Fit Note was introduced in 2010. Since then, many employers mistakenly think that they are obligated to implement suggestions made by a GP on a fit note. In fact, this is a myth. The Fit Note is intended to issue guidance on how an employee can return to work in the short term before they are expected to be fully fit for normal working duties. This means that the suggestions made on the Fit Note are expected to be temporary and should not impact on the employee returning to their full duties, eventually. Continue reading
Despite the fact that you may not have to pay the employee when they are off, there are other costs. When an employee is absent direct and indirect costs are incurred to the business.
All absence carries direct and indirect costs
Managers may often feel that they ‘know’ when employees are faking an absence. The gut feeling may be based on their personal relationship with the employee or the fact that they have noticed patterns of absence e.g. repeatedly taking sick days on a Friday. Relying on instict is not an approach we recommend. This article explains the best practice for addressing absences that you think may not be genuine.
Many businesses across England are resuming operations after almost seven weeks in lockdown, employees are being encouraged to return to work, providing working from home is not possible; whilst employers are now required by law to comply with government sector specific guidelines to ensure the workplace is COVID-19 secure and with the necessary precautionary measures in place. Continue reading
If you are fit and healthy, many of you are hopefully still able to work, whether remotely from home or in the workplace if you are an essential worker. However, if you or your family are unwell or have any symptoms associated with Coronavirus, you will need to self-isolate and remain at home for the time currently stipulated by the government at https://www.nhs.uk/conditions/coronavirus-covid-19/self-isolation-advice/. We have created this list of Coronavirus top tips for health in isolation to help you through this. Continue reading
The autumn is upon us and so is the start of the flu season. To combat the illness, every year a flu vaccine is put together to fight the current known strains of flu. In the UK, the flu jab is only offered free of charge to people in known risk groups but individuals can buy a shot in a pharmacy. Many employers also choose to offer the vaccine at work to help their staff stay healthy through the winter. If you’re unsure whether it is safe to have a flu jab or not, read on for more information. Continue reading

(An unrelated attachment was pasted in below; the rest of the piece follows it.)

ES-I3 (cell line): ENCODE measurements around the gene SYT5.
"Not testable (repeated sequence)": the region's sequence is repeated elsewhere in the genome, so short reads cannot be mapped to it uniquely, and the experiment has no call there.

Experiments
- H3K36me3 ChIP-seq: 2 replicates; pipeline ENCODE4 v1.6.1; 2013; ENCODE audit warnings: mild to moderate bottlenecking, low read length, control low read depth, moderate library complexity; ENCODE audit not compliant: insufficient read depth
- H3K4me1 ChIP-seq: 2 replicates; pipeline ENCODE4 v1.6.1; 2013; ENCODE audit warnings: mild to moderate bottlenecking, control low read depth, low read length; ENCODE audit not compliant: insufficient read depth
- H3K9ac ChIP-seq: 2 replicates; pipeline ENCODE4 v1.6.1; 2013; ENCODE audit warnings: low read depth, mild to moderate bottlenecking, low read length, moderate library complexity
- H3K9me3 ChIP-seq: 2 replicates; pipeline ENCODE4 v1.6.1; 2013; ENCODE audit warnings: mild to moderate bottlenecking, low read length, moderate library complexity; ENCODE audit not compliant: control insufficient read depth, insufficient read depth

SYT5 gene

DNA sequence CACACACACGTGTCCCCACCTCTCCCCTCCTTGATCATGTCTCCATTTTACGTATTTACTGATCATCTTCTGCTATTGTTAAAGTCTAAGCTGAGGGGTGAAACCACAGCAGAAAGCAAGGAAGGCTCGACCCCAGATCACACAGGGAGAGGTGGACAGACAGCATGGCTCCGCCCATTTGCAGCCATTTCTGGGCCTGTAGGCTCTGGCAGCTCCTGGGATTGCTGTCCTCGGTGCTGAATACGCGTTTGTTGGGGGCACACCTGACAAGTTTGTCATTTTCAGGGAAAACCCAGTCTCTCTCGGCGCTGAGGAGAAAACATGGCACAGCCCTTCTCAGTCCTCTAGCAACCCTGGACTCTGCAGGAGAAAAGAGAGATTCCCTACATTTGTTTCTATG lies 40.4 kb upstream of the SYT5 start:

Rio Summer Olympics 2016 are fast approaching. The games officially start on 5th August and the closing ceremony takes place in the very early hours of Monday 22nd August UK time. As with any major sporting event, the likelihood that employees will want to catch some of the action is high. Due to the time difference, all the events take place in the afternoon or evening. This means that skiving off during office hours is less likely, although some bleary-eyed employees might be spotted especially after the opening and closing ceremonies that both finish around 2am GMT.
Using certain types of tools creates vibration, which transmits to the operator’s hands and arms. Prolonged exposure to hand-arm vibration can cause serious medical issues and trigger HAVS – hand-arm vibration syndrome. Employers, whose staff uses vibration tools, such as drills, chainsaws, strimmers, sanders and power mowers, must carry out risk assessments and annual health surveillance to monitor and minimise the risks. Continue reading
Many companies find it hard to get started with wellbeing. More and more organisations are becoming aware of the benefits of having an in-house wellbeing programme but aren’t quite sure how to go about implementing one. After listening in on some interesting talks at the Health and Wellbeing @ Work 2016 exhibition this year, combined with working with wellbeing for some of our clients for years, here are our thoughts. Continue reading